AKRON — The 33-acre grassy airfield in Carson, Calif., doesn't appear much bigger than a postage stamp when pilot Jon Conrad begins steering the 12,840-pound Goodyear blimp in for a landing.
"It looks a little different from this vantage point, doesn't it?" he said with a chuckle. "That doesn't seem like much room when you're landing an aircraft that's comparable to a Boeing 747."
The tight squeeze will get a little tighter in the coming years with the announcement in early May that Goodyear Tire & Rubber Co. will once again replace its helium-filled fleet of three silver, blue, and gold blimps with bigger, faster ones.
The Akron company said it would work with German manufacturer ZLT Zeppelin Luftschifftechnik to build three airships costing about $21 million each. Beginning in 2014, Goodyear will begin to swap out the three blimps, now based in Akron, Pompano Beach, Fla., and Carson, Calif.
The blimps have been a regular sight above southern California since before World War II, when the U.S. Navy used them to keep an eye on the Pacific coast in case of an attack. "Some people would say that it isn't a complete Rose Bowl event without the Goodyear blimp," Pasadena Mayor Bill Bogaard said.
But the new airships will be even more eye-catching.
At 246 feet, the replacements are 54 feet longer and can hit a top speed of 73 mph — compared with the current airships' 54 mph. They will have three propeller engines attached above the gondola, unlike the two noisy engines that currently flank the rear of the gondola.
Because they will have rigid skeletons, in this case made of aluminum and carbon fiber, they technically will be zeppelins, not blimps.
But they still will be called Goodyear blimps. Each will carry 12 passengers — six more than today's — and include state-of-the art avionics and flight control systems.
They're typically replaced every 10 to 15 years. Mr. Conrad, 41, a onetime helicopter crop duster from Nebraska who is now Goodyear's head pilot at the Carson, Calif., airfield, said, "I'll enjoy showing it off."
Showing off the airship is the whole point.
Take, for example, the Super Bowl. Goodyear packs in a television cameraman and provides aerial shots — as long as ground crews snap some footage of the blimp during the game.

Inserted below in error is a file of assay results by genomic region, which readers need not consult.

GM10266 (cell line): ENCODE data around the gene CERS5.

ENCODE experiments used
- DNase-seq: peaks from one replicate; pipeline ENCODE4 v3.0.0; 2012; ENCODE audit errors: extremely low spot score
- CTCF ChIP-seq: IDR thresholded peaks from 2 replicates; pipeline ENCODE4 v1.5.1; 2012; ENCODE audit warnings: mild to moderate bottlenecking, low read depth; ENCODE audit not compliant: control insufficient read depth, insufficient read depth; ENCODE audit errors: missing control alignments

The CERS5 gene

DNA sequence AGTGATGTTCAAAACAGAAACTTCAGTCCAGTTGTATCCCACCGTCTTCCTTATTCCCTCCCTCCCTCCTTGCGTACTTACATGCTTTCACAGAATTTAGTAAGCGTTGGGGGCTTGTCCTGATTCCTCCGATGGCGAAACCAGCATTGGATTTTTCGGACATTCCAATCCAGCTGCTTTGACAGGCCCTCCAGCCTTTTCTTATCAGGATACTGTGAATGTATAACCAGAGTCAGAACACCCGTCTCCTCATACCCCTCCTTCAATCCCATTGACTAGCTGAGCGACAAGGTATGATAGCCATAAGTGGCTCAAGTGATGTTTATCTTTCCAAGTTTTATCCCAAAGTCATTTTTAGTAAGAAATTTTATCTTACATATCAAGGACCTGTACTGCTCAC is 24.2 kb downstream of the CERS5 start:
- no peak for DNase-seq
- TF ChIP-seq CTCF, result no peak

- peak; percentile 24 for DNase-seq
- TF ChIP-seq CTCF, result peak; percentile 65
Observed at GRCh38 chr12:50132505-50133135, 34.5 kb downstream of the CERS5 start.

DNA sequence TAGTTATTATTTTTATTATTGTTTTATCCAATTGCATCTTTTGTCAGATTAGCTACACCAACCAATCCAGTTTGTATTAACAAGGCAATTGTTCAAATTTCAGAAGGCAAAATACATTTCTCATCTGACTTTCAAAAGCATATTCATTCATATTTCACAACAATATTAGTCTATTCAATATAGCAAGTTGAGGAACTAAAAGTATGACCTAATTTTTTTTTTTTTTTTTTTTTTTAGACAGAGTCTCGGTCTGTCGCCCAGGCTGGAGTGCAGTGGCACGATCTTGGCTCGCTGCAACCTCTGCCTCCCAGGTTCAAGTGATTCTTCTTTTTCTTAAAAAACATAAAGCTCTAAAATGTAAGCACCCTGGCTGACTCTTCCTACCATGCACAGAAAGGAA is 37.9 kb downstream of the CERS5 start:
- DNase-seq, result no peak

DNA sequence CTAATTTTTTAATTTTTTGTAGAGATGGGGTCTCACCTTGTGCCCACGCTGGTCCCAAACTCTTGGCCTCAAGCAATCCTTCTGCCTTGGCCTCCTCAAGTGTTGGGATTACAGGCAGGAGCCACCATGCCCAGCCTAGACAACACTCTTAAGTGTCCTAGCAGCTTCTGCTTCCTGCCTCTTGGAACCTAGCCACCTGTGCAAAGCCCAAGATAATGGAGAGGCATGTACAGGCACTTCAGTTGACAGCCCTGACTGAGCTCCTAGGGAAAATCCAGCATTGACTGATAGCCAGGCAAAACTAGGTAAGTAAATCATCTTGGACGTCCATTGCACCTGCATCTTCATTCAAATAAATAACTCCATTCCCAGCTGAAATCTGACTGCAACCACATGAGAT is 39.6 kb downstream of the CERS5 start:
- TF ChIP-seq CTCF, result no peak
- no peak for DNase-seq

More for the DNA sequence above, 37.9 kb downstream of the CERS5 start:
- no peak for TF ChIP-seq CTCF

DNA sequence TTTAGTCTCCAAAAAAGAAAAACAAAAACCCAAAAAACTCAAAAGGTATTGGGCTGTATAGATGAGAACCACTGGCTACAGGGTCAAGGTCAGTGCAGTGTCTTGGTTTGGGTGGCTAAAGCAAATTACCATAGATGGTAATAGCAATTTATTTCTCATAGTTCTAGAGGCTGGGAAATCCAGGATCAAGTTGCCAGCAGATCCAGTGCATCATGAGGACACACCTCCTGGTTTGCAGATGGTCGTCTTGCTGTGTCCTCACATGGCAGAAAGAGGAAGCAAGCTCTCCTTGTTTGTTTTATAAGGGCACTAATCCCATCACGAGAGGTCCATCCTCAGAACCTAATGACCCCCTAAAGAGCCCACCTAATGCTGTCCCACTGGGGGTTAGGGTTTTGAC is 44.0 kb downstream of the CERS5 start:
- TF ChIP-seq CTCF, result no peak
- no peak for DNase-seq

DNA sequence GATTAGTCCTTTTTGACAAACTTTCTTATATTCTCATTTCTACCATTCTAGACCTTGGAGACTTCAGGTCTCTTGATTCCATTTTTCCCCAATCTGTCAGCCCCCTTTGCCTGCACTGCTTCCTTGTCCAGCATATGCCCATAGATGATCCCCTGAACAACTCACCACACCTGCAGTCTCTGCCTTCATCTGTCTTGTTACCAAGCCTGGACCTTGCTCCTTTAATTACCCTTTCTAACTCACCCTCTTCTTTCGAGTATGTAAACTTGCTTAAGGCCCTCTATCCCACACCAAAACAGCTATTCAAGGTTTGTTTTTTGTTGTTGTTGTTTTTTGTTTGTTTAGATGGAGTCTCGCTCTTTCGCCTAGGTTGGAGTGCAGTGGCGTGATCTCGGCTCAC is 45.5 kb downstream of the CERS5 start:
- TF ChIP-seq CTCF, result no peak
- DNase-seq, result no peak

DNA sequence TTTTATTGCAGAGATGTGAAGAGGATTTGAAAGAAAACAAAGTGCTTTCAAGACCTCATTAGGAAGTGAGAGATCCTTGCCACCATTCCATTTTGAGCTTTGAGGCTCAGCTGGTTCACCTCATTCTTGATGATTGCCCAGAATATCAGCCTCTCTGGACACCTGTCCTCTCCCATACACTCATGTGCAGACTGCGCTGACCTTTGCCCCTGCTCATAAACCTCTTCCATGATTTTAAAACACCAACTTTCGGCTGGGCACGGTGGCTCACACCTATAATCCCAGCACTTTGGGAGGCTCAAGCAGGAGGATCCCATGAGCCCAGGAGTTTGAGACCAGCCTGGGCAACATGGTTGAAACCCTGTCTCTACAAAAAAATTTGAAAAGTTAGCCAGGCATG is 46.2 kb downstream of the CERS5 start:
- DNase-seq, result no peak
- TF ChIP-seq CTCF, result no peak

While companies shell out as much as $3 million for a 30-second commercial, Goodyear gets what amounts to a handful of 10-second spots just by providing airborne footage, said Kelly O'Keefe, a marketing professor at Virginia Commonwealth University.
The company wouldn't say how much it benefits from the enterprise but said that the dollar value of the broadcast attention it gets over the course of year far outweighs the costs of operations. Goodyear said the advertising value is in the "millions of dollars."
"They get exposure at every highly trafficked public event," Mr. O'Keefe said. "That's a lot of value from an advertising perspective."
Metropolitan Life Insurance Co. and Fujifilm Holdings Corp. are among companies that have put their names on the side of blimps, but Goodyear blimps are iconic.
"It's gotten to the point that if you just saw a silhouette of a blimp in the sky, you'd assume it belonged to Goodyear," Mr. O'Keefe said.
The blimp in Carson, dubbed Spirit of America, flies about four tours for passengers every day. The 45-minute late-afternoon tours are not available to the public; they're invitation-only and free of charge to friends and customers of the company as well as charity auctions.
"If you want a nice view of what's below, this is the way to go," said Victor Gongora, a 45-year-old tire dealer from Santa Clarita, Calif. "A plane goes too fast. It's hard to see where you're at when you're traveling that fast."
Although some neighbors find it noisy at times, the blimp is a popular sight, including to motorists passing by the airfield.
The company got into the blimp business in 1910. During World War II, the U.S. Navy maintained a fleet of more than 150 blimps built by Goodyear. Some were even outfitted with 50-caliber machine guns.
Goodyear and ZLT Zeppelin teams will build the new airships at Goodyear facilities near Akron. The two companies previously built massive airships to carry hundreds of people from continent to continent, starting in 1924. The early zeppelins were four times longer than the current blimps.
But the deal between the two companies took a hit after the Hindenburg burst into flames in 1937 in front of news cameras while mooring at Lakehurst, N.J., deflating the chances for lighter-than-air ships to become a popular mode of travel. Goodyear blimps are filled with nonflammable helium, not hydrogen like the Hindenburg.